You’ll need to provide the following documents:

  • Valid passport and visa
  • Proof of address (ideally your yellow tabien baan, however, you may also be able to use a residency certificate)
  • If possible, a certificate of permanent residency

The pink card is valid for 10 years and costs ฿60. You can renew the card or get a replacement from the same office for the same service fee, though it can be waived if the card is lost or destroyed due to a natural disaster or other unavoidable event.

If you move to a new district in Thailand, you should contact the district office to get an updated ID card.

Are there separate business ID numbers in Thailand?

Businesses have their own unique tax ID numbers if they are categorized as separate legal entities and pay corporate taxes. Sole traders, freelancers, and partners in non-registered businesses pay professional taxes via their personal income and don’t need to apply for a separate ID number.

Self-employed farmer is holding a chicken while smiling and looking at a child beside them, who is petting the animal.
Photo: Me 3645 Studio/Getty Images

The tax ID number for businesses and organizations has 15 digits rather than 13. You should use this number in all official business financial correspondence.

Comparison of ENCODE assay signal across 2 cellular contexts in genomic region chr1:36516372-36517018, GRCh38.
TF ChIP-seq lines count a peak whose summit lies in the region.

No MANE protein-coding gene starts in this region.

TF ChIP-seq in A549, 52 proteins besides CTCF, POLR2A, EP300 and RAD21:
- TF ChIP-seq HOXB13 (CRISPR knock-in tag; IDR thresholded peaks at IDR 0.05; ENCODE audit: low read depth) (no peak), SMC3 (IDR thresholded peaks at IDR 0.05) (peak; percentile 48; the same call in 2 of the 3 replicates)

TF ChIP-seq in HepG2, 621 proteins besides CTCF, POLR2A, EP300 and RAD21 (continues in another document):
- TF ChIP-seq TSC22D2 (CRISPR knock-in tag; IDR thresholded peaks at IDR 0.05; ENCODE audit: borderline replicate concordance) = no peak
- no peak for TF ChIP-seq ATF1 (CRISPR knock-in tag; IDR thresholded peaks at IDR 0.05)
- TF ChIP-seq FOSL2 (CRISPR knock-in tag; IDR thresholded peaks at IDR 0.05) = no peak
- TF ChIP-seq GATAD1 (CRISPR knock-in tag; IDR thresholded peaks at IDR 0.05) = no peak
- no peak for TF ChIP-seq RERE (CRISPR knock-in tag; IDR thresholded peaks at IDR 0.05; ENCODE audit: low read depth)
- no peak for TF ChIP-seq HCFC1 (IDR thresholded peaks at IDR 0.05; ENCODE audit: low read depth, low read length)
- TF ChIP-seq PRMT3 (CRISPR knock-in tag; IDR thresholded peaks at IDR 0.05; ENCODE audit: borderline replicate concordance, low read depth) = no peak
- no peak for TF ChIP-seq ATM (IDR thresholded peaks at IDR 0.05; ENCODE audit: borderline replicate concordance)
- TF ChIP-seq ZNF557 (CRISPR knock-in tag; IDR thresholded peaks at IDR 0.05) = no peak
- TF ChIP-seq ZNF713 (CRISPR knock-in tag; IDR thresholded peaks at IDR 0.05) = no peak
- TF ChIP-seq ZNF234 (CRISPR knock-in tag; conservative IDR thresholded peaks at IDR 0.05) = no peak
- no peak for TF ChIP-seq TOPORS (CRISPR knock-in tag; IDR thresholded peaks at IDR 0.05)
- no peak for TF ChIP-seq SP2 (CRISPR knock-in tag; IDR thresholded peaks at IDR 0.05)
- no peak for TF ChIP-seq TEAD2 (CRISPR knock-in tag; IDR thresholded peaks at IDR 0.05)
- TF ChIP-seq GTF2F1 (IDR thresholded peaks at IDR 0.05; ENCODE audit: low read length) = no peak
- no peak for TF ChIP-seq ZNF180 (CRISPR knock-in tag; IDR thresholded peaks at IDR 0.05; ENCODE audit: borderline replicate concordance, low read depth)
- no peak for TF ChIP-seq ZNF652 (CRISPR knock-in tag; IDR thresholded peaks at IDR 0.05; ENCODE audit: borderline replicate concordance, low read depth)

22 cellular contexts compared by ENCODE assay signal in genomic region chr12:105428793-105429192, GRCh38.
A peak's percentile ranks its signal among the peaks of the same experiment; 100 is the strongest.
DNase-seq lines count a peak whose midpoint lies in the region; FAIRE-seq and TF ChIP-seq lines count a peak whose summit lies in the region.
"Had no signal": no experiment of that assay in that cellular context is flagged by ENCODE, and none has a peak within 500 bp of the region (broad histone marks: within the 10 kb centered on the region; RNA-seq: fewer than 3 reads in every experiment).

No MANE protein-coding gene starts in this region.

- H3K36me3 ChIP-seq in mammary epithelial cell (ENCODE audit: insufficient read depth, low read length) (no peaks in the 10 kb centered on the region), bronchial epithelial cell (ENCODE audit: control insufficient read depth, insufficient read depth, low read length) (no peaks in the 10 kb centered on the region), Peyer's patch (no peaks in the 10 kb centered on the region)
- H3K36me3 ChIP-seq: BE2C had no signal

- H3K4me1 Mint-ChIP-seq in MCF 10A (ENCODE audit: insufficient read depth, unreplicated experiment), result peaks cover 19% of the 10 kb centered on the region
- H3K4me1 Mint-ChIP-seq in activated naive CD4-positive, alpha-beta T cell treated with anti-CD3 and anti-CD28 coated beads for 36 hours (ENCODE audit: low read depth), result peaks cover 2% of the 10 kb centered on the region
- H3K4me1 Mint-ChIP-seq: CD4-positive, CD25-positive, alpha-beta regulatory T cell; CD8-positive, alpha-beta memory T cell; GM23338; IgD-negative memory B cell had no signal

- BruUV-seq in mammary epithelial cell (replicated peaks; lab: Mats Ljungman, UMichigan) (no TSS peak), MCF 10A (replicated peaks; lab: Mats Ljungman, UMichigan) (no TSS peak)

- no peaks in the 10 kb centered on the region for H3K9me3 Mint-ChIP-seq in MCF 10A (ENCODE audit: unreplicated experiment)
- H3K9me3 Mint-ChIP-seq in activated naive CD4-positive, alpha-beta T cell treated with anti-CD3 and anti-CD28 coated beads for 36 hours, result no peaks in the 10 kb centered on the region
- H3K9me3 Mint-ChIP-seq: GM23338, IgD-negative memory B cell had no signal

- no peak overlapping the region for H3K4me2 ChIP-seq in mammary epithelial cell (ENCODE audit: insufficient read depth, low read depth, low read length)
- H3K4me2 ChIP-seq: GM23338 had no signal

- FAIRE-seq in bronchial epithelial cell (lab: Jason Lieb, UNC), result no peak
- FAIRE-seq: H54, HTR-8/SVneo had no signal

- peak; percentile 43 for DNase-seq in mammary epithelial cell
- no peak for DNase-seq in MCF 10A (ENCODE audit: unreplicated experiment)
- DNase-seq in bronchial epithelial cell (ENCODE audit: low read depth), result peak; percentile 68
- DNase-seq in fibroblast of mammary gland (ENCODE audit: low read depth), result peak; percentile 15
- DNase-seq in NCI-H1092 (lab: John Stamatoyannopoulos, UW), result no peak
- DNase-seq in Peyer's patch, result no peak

Businesses with an annual turnover exceeding ฿1.8 million must also register for VAT. That said, company VAT numbers are usually the same as general tax ID numbers, so this seems just a formality.

How to apply for a Thai business ID number?

The application procedure for a business tax ID number is largely the same as when you’re applying for an individual number. You can go to your local Revenue Department within 60 days of registering your business. Make sure that you provide the following:

  • Completed LP 10.2 or LP 10.3 tax form (depending on the type of business or organization you establish)
  • Valid passport or ID and visa for each owner and/or director
  • Individual tax ID number for each owner and /or director
  • Proof of business address
  • Official company documentation (e.g., articles of association for limited companies)
  • Company registration number, if available

As with the individual tax ID number, acquiring a business tax ID number is free of charge.

Useful resources

  • Thai Revenue Department – official government website that deals with taxation and issues tax ID numbers in Thailand